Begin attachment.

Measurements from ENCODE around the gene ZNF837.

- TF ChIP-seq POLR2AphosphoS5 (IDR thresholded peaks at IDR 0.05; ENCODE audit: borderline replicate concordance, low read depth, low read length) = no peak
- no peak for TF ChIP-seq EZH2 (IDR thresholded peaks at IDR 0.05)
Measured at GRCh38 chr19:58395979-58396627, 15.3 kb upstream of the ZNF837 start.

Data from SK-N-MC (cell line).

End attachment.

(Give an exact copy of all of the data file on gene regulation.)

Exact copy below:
Measurements from ENCODE around the gene ZNF837.

- TF ChIP-seq POLR2AphosphoS5 (IDR thresholded peaks at IDR 0.05; ENCODE audit: borderline replicate concordance, low read depth, low read length) = no peak
- no peak for TF ChIP-seq EZH2 (IDR thresholded peaks at IDR 0.05)
Measured at GRCh38 chr19:58395979-58396627, 15.3 kb upstream of the ZNF837 start.

Data from SK-N-MC (cell line).